When Don Sumic graduated from high school in Waikoloa, on Hawaii’s Big Island, he saw many of his classmates headed in one direction.
“It’s like everybody always asks, ‘Which hotel are you going to go work at?’” he said. “I didn’t want to do that.”
Instead, Sumic joined the U.S. Army and spent seven years on active duty, with tours in Afghanistan and Iraq. After discharge, he enrolled at a community college in Texas. But he wasn’t done moving yet.
His older brother and sister-in-law, both also active duty in the U.S. Air Force, were headed to Eielson Air Force Base near Fairbanks. Sumic looked into the possibilities and found something he liked: UAF’s ROTC battalion. So he moved north, too.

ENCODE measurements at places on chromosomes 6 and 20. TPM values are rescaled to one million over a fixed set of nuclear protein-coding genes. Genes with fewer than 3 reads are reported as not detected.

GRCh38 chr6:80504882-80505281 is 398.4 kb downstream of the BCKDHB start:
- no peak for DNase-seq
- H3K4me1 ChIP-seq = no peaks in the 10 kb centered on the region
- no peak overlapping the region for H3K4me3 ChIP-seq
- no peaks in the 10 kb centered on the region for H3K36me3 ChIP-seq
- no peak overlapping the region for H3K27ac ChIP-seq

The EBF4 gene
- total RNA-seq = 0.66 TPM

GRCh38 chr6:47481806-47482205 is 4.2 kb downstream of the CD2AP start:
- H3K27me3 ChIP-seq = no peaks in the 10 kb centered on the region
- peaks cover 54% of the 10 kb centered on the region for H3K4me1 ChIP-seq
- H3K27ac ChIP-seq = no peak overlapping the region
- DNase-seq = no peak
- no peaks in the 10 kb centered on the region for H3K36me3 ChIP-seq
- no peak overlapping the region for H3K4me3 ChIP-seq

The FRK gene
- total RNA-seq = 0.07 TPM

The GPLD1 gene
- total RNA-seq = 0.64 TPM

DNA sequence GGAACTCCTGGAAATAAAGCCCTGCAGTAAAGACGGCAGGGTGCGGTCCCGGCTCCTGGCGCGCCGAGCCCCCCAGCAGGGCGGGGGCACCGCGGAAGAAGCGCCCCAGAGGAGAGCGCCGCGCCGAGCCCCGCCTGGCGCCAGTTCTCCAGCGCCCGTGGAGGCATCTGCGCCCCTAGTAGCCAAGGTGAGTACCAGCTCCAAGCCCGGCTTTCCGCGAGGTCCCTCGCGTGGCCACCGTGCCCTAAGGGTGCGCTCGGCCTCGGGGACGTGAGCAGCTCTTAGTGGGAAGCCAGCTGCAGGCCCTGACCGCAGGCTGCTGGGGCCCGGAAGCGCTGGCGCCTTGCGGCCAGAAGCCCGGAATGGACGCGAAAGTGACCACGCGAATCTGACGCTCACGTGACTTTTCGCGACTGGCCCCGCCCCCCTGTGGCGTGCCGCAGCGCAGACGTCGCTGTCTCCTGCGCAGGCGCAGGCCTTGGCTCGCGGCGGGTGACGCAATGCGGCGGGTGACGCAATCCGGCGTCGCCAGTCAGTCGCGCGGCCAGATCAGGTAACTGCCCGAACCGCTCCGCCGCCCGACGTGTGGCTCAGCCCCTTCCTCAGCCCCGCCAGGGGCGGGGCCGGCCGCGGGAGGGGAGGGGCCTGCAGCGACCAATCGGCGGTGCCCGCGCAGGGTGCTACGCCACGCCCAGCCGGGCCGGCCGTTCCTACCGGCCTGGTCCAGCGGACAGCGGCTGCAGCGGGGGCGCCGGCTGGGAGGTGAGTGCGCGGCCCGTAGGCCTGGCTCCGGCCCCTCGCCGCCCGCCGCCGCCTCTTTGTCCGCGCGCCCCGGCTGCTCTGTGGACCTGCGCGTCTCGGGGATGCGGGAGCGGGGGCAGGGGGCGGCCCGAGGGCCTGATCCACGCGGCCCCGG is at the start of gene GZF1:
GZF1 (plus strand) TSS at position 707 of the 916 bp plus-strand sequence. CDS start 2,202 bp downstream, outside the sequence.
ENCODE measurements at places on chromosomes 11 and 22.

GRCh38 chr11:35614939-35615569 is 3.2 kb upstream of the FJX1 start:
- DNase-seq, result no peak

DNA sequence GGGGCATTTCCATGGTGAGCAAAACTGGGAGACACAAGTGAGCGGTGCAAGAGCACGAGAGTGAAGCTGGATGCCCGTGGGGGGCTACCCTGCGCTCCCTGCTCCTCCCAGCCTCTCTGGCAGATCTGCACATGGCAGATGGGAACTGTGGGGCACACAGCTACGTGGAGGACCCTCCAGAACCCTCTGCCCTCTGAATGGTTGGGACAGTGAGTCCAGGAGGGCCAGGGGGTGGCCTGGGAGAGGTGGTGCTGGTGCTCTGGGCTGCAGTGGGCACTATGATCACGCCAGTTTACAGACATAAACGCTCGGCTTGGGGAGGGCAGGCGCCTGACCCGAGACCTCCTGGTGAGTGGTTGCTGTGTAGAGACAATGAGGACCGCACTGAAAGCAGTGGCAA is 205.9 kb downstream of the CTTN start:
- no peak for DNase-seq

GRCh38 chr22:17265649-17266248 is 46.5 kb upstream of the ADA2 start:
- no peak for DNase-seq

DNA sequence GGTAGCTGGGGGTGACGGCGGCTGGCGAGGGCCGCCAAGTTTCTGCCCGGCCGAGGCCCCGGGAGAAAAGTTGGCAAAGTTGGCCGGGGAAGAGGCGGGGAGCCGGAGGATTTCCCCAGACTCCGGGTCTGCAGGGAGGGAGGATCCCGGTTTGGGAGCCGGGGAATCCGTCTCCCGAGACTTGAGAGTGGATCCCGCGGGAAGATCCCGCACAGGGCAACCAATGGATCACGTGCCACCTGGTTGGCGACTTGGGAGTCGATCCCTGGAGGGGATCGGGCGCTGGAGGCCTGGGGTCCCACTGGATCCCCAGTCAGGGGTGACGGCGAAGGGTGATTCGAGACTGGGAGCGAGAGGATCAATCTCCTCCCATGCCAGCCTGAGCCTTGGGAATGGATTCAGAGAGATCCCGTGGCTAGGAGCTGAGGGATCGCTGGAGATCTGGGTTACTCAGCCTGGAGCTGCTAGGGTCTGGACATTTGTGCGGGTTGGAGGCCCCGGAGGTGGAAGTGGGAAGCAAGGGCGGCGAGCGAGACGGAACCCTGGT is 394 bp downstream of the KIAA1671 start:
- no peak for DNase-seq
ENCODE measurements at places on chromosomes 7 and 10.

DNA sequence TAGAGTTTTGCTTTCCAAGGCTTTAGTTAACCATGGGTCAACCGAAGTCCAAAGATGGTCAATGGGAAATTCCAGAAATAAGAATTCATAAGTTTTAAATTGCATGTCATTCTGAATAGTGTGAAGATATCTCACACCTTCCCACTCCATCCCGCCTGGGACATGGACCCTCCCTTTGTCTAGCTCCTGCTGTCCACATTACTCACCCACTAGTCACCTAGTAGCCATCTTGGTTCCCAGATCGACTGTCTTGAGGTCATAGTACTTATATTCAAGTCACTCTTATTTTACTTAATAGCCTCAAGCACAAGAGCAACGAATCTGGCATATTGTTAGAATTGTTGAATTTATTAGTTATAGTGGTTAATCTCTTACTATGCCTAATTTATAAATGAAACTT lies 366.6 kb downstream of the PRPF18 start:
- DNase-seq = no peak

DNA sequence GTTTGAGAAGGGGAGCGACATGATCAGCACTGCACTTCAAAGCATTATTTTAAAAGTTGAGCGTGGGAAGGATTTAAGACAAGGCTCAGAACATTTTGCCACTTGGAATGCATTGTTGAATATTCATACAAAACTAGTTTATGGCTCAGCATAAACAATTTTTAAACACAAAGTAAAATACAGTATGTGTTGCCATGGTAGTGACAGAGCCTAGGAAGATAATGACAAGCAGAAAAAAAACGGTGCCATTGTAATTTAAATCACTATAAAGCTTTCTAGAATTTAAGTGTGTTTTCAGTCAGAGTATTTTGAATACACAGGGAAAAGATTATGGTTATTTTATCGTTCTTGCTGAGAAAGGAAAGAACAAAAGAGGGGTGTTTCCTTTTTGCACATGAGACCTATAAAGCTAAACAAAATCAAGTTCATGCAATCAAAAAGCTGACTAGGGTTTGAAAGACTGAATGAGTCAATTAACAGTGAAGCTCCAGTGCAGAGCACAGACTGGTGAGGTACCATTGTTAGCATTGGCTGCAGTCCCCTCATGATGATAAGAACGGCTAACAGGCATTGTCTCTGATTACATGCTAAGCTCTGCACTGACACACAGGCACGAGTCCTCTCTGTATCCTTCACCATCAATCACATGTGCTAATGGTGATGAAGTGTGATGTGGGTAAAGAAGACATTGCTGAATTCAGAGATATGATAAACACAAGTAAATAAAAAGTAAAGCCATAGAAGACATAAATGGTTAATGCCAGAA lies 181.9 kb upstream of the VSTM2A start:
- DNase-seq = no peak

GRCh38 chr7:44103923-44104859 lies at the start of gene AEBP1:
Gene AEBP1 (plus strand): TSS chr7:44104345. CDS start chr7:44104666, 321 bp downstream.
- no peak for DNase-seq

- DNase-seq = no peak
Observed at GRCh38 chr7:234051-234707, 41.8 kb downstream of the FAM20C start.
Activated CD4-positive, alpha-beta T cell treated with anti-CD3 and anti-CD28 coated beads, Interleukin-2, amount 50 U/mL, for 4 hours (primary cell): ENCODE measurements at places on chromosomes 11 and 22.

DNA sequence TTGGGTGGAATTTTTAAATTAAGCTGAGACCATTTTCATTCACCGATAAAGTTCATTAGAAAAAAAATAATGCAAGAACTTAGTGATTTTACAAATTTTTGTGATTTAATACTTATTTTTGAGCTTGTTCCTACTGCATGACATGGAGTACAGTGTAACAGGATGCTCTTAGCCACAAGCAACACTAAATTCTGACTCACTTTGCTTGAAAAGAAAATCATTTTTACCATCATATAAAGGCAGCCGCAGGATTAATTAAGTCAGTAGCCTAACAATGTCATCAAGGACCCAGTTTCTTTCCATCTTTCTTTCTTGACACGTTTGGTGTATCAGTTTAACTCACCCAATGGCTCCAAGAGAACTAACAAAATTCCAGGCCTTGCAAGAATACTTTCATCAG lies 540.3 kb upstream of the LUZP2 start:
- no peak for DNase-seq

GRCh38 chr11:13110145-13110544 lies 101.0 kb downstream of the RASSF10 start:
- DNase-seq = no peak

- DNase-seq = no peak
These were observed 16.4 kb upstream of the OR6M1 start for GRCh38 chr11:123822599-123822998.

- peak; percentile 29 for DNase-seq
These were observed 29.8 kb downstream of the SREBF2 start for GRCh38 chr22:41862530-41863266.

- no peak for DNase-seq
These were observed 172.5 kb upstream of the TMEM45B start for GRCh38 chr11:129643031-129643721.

“It’s not an oversized battalion, and it’s not too undersized,” he said. Some schools in Texas have as many as 2,000 cadets; UAF has about 30, with three instructors.
“We get more hands-on training and more eyesight on us, so we can get more critiques,” Sumic said.
Sumic, who is studying homeland security and emergency management, is a first-generation college student. His father was a third-generation sugar cane plantation worker before changing economic conditions shut down Hawaii’s industry.
Sumic likes the “small-town” feel of Fairbanks and UAF, which he finds similar to the parts of Hawaii outside the tourist developments.
“Some people are looking for a lot of people, but I’m not,” Sumic said.
The weather bears no resemblance to Hawaii, though. Sumic is amazed at how Alaskans roll with it.
“We’ve got four inches of snow and minus 40 degrees. You sit there looking at Blackboard and ask ‘Did my teacher send out that he’s not going to be here today?’ Nope. There’s no such thing as snow days in Alaska.”